Talbot voters are willing to pay slightly higher property taxes in order to better fund public safety and county officials are thankful for the support.
“I am very pleased with the results, and thankful that the citizens of Talbot County have decided to invest in their future,” Talbot County Council President Corey W. Pack said Wednesday in a statement.
“The additional revenue will allow for Talbot County to stay competitive in attracting and maintaining public safety professionals as well as providing for related capital needs,” Pack said. “Again thank you citizens of Talbot!”
Councilman Pete Lesher said he was surprised and relieved by the results but noted the county council will continue be cautious with spending.
“I am quite surprised by the election results on these questions, particularly by the solid majorities that each received,” Lesher said in a statement. “But most particularly, I am relieved, because without the passage of these reforms, Talbot County government was facing the distasteful choice about which essential services to cut.
“My priorities, as promised to the voters, will be to focus additional revenues on public safety, including emergency services and a compensation package that will attract and retain deputies in the sheriff’s office,” Lesher said. “The charter changes still constitute restrictive property tax revenue cap, and county government will still need to be cautious and strategic with expenditures.”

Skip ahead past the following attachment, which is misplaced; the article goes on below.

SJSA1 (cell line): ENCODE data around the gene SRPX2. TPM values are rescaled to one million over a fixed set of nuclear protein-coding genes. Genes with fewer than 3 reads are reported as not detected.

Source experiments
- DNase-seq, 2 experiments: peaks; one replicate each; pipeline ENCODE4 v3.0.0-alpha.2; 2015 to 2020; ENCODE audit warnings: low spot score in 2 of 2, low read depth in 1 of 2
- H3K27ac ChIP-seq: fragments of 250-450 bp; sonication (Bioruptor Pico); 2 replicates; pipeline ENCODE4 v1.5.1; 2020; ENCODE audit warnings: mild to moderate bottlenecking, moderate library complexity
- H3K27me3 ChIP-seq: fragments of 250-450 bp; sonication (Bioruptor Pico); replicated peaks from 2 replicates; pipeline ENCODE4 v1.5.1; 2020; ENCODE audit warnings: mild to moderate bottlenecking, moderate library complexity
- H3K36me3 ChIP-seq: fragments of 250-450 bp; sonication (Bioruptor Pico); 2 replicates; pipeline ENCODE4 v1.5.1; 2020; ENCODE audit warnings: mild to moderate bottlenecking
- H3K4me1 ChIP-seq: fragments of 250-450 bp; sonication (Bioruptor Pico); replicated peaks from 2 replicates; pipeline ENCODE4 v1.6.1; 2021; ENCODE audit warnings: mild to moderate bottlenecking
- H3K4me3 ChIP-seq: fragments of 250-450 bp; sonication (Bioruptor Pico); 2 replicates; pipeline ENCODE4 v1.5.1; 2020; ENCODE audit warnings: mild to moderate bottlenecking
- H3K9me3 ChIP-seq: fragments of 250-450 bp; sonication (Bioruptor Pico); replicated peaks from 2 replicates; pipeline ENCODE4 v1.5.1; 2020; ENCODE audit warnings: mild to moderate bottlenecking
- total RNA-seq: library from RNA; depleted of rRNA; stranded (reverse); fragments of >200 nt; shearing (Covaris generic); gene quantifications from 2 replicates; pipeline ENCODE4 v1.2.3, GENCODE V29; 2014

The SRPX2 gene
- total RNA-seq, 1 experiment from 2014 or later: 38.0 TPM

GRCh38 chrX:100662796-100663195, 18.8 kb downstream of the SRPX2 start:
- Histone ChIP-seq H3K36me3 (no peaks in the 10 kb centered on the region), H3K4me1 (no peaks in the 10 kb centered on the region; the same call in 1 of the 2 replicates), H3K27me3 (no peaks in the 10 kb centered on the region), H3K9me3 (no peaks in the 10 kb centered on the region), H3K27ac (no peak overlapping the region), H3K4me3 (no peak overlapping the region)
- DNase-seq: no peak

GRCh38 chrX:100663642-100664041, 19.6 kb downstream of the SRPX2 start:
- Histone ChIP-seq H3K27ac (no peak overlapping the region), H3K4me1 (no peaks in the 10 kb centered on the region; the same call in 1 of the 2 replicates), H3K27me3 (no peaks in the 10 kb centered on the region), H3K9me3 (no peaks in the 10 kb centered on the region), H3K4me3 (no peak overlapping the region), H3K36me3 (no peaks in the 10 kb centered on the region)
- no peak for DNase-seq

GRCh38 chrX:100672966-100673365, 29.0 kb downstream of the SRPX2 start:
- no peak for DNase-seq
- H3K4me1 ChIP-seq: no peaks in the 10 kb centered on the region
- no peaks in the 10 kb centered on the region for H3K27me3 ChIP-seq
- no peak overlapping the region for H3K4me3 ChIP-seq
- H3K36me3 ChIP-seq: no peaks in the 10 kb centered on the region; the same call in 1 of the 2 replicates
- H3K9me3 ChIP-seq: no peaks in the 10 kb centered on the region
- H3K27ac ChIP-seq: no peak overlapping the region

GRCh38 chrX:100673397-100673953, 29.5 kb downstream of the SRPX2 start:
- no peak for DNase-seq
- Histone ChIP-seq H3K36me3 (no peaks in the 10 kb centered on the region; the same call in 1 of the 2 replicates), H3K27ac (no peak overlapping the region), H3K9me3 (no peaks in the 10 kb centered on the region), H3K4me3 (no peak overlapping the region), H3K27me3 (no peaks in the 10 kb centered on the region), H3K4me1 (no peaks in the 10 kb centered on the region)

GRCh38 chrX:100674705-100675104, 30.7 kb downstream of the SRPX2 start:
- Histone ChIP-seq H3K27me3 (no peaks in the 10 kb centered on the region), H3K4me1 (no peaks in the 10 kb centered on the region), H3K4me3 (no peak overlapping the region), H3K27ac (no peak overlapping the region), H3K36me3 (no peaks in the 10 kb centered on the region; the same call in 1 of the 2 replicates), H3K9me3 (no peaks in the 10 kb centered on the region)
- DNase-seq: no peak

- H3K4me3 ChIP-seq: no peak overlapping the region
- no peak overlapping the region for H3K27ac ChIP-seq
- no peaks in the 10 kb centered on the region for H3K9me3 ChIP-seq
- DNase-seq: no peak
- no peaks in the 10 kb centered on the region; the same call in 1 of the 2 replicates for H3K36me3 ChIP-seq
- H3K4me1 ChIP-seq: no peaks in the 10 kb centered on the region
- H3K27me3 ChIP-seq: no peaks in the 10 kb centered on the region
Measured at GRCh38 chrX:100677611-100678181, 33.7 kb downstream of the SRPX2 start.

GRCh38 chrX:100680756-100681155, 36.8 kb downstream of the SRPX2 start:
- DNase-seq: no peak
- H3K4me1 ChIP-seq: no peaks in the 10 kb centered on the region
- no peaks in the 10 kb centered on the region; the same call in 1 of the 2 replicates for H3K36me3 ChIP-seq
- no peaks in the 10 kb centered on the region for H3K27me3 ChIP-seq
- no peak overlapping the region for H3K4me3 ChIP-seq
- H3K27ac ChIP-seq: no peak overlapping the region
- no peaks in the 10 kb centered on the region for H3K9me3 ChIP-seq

No matter when they voted, Talbot citizens responded favorably to the campaign led by the county council, Emergency Medical Services Director Clay Stamp, Sheriff Joe Gamble, and first responders.
Also lending support was the Talbot Citizens for Public Safety group and the local FOP lodge.
Those urging passage of Questions B, C, and D said additional funding was needed to support deputies, EMS crews, and other first responders.
Question B corrects inaccurate language in the tax cap; Question C eliminates a reference to CPI-U; and Question D allows the county council to temporarily increase the property tax rate above the revenue cap by up to one cent per $100 of assessed value for five years only.
A 2018 effort that included all three measures passed Tuesday in a single ballot question failed on a vote of 53.9% against and 46.1% for the charter amendment. One major difference in 2018 was an attempt to raise the allowed annual increase in revenue from 2% to 2.5%.
Following that failure, county officials created a committee to look at Talbot’s property tax revenue cap and make suggestions for changes.
Those suggestions included separating the three provisions into separate charter amendments over concerns that the 2018 ballot question had been too complicated.